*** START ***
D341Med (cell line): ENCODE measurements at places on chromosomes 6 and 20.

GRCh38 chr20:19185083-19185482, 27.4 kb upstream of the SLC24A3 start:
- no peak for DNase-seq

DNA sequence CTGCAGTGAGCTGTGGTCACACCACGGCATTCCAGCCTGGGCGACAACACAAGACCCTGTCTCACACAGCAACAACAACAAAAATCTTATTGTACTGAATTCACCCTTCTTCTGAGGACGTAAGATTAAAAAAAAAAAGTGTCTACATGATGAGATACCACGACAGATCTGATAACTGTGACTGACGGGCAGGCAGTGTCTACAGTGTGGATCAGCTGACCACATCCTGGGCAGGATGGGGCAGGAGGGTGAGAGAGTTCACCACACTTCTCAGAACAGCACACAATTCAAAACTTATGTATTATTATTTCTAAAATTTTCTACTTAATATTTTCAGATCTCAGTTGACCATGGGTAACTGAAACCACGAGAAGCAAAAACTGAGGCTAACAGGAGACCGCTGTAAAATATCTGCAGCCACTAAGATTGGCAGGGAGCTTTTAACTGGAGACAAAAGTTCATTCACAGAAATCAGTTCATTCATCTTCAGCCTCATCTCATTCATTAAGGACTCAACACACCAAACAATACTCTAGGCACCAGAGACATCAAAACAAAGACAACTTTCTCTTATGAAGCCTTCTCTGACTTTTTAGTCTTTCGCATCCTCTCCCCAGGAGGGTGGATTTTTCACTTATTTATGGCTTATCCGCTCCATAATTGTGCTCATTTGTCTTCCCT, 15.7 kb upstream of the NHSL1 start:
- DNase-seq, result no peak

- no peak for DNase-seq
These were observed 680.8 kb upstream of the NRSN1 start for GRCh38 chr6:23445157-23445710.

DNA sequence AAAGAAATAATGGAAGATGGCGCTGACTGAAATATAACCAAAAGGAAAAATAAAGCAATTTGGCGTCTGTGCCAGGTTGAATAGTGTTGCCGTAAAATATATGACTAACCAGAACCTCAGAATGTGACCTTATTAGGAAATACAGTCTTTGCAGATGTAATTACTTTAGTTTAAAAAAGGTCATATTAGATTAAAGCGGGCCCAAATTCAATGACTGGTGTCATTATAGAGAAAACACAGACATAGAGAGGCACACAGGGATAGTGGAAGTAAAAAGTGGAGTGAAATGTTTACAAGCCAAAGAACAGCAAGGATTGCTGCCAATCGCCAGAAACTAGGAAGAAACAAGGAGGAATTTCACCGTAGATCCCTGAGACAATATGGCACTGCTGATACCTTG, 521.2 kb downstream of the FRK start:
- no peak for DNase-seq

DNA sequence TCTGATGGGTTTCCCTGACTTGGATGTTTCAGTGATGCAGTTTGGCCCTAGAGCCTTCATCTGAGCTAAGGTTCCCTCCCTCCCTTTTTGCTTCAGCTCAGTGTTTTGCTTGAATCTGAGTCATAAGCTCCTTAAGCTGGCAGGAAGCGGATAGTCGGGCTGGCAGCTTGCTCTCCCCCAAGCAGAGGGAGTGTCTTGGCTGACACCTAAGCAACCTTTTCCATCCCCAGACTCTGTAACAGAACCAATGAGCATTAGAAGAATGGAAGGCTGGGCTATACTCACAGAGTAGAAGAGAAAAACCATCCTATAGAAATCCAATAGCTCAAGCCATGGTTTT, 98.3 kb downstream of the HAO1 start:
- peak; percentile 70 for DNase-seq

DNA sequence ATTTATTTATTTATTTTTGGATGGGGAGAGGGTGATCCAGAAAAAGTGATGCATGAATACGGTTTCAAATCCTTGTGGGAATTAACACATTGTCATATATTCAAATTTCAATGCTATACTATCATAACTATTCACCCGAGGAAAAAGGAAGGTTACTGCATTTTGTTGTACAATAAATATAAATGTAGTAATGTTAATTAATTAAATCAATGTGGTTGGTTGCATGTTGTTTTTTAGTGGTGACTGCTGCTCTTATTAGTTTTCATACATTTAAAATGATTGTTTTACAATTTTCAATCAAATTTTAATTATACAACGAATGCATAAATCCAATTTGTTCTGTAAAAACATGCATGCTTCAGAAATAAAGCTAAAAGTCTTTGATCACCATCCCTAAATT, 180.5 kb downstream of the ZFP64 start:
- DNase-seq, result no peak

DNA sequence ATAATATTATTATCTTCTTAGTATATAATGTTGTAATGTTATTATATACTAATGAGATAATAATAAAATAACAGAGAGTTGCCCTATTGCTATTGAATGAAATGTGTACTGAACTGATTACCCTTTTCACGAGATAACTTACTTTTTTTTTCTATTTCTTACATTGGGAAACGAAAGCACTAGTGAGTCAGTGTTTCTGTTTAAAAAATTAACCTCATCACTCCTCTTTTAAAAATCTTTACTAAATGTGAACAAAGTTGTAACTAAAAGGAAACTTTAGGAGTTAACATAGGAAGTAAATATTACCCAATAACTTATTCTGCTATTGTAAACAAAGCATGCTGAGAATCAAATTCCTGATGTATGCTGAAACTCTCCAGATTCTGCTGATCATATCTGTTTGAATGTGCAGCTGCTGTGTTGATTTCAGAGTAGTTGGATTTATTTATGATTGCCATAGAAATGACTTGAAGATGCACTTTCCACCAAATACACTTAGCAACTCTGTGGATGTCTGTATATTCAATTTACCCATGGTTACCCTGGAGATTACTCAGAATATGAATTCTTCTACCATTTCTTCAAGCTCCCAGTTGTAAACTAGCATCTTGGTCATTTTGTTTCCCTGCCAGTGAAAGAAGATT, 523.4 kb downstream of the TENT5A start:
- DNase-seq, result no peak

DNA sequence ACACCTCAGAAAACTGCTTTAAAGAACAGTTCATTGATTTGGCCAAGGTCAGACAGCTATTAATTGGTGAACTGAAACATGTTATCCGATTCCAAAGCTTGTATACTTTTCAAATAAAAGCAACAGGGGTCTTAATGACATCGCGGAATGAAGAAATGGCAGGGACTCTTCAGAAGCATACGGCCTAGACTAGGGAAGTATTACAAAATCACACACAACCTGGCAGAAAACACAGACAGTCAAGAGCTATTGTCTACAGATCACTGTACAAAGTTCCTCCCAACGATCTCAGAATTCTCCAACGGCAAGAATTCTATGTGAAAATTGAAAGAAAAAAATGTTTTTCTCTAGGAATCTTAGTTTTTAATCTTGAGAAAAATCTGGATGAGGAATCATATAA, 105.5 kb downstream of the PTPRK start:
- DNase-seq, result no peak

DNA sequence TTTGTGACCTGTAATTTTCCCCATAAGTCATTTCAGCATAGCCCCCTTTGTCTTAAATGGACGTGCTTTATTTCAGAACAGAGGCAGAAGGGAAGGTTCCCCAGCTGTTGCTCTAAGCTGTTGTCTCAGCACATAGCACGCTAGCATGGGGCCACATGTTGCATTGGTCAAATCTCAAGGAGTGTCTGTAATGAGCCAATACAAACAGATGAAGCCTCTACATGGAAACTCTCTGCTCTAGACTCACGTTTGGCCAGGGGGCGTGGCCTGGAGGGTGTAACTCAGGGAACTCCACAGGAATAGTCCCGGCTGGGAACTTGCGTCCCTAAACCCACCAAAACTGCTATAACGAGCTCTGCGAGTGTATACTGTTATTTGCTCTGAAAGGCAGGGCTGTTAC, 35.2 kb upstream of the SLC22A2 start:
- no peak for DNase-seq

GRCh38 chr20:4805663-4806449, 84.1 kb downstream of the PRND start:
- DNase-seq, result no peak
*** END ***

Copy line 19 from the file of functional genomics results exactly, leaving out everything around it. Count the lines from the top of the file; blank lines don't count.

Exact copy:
- no peak for DNase-seq